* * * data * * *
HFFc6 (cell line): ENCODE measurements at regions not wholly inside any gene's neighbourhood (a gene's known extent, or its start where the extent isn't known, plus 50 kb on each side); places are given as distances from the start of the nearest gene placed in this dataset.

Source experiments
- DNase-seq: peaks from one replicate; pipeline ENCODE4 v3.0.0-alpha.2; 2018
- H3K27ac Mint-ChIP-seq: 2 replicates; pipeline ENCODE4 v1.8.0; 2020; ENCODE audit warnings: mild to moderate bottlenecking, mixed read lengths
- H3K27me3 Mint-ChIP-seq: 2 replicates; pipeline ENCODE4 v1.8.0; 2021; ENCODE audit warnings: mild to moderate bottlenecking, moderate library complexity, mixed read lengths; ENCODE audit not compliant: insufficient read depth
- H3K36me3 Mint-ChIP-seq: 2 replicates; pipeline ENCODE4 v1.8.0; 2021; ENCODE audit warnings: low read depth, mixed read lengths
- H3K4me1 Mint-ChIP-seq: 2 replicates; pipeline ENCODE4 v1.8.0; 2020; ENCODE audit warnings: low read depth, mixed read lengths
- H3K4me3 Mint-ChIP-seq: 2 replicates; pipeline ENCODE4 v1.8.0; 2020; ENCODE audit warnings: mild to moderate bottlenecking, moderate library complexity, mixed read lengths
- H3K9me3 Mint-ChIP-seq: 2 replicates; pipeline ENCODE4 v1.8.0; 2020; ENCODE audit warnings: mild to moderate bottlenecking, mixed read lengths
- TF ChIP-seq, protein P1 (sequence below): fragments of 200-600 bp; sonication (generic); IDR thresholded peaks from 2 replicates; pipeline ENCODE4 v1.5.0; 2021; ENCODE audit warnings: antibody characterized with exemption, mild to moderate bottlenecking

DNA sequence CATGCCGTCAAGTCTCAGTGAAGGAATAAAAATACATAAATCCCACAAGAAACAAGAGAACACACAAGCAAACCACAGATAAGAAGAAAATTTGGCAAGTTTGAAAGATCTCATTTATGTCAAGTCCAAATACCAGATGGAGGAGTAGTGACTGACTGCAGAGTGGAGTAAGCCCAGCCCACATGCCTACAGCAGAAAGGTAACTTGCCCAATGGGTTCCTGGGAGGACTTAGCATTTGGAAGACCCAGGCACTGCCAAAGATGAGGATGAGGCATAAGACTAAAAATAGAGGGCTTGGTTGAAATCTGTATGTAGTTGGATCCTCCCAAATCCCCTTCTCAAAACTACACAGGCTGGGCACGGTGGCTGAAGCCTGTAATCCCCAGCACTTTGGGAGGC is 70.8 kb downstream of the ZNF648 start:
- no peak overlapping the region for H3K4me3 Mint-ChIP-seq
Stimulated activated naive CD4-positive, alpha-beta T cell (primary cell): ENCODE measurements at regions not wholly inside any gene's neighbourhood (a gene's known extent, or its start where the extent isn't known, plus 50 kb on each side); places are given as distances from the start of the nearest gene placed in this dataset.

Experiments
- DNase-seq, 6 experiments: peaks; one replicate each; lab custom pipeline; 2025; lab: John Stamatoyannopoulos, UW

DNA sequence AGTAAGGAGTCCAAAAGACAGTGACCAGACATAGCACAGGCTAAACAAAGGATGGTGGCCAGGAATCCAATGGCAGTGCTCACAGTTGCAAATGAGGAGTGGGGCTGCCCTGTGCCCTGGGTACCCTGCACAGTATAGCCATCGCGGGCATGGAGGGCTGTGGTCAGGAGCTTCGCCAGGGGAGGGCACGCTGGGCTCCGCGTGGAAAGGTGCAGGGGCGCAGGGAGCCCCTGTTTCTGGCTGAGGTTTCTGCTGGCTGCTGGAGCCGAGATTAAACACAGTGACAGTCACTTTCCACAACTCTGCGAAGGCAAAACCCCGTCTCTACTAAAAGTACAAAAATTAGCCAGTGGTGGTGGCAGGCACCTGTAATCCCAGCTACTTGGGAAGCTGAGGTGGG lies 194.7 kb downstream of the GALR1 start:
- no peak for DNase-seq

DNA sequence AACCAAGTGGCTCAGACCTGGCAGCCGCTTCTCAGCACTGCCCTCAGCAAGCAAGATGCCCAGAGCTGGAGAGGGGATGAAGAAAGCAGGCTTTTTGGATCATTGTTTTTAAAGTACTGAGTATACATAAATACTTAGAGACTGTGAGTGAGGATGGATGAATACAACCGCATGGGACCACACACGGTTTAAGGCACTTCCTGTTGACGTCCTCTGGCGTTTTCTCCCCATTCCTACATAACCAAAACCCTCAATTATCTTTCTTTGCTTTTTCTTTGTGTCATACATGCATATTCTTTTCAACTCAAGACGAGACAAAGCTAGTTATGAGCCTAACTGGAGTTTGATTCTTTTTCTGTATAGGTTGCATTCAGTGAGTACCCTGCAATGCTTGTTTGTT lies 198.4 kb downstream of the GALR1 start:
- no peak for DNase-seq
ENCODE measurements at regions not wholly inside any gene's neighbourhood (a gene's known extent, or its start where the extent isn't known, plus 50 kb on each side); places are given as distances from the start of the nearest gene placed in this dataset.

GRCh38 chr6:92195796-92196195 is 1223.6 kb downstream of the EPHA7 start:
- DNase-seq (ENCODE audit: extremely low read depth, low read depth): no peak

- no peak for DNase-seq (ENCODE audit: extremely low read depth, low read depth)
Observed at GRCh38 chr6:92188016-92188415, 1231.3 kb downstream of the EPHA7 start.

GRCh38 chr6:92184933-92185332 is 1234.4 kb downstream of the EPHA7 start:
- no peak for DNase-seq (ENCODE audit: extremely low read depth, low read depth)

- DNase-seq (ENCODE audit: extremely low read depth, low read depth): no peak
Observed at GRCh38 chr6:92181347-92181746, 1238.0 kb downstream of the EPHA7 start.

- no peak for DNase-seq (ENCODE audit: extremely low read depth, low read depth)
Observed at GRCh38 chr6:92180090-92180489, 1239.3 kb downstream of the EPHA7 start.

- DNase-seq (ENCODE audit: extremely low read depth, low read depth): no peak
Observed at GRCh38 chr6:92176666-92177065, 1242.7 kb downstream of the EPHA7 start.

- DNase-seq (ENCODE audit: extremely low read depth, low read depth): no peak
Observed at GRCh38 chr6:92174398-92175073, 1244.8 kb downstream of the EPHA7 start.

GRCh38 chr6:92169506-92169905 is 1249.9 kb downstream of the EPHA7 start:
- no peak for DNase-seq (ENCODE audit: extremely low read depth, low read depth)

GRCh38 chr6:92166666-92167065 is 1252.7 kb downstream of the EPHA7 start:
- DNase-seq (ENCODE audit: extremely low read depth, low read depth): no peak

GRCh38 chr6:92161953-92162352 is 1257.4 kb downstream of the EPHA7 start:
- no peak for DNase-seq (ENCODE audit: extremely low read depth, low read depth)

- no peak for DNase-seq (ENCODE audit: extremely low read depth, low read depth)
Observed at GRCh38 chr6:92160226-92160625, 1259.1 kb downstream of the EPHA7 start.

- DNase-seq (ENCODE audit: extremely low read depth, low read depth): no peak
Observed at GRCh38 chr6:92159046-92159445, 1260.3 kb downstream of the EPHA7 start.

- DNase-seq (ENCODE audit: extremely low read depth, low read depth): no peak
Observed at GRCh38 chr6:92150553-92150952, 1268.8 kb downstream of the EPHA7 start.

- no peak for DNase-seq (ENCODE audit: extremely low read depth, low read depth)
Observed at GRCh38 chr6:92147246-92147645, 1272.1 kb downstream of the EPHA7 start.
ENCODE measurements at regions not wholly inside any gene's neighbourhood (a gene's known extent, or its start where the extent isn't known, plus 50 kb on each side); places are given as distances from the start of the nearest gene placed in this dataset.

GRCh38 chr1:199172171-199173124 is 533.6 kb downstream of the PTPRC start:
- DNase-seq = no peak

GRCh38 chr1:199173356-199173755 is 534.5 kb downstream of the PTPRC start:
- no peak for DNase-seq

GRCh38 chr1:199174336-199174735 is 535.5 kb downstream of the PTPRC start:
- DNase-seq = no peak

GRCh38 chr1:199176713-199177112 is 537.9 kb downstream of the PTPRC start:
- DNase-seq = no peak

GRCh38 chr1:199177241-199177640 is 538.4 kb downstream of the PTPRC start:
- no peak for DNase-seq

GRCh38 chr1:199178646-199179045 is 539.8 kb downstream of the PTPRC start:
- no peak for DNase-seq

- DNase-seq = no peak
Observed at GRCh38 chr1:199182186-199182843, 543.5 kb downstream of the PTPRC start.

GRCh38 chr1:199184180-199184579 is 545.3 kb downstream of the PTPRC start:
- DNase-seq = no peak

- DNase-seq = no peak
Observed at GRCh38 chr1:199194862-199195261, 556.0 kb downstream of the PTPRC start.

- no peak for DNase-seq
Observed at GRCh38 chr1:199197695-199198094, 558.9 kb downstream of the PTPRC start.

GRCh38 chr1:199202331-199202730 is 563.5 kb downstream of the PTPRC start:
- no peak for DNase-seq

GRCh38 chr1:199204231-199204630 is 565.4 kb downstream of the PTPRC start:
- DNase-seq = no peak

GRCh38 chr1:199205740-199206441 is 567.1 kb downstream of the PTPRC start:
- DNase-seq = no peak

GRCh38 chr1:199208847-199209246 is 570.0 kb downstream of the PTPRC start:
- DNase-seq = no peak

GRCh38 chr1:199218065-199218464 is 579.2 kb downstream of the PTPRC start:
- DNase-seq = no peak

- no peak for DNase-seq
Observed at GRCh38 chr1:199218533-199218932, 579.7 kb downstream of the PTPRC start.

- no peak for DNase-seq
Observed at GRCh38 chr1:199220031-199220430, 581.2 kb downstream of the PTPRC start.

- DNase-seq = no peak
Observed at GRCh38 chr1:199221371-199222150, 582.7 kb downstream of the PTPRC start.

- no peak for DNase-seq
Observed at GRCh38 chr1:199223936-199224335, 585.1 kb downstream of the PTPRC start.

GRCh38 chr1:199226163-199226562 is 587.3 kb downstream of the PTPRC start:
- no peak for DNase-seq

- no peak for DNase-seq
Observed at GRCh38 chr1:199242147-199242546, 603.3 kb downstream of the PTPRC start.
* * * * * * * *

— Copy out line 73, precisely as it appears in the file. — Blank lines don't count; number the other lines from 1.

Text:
- DNase-seq = no peak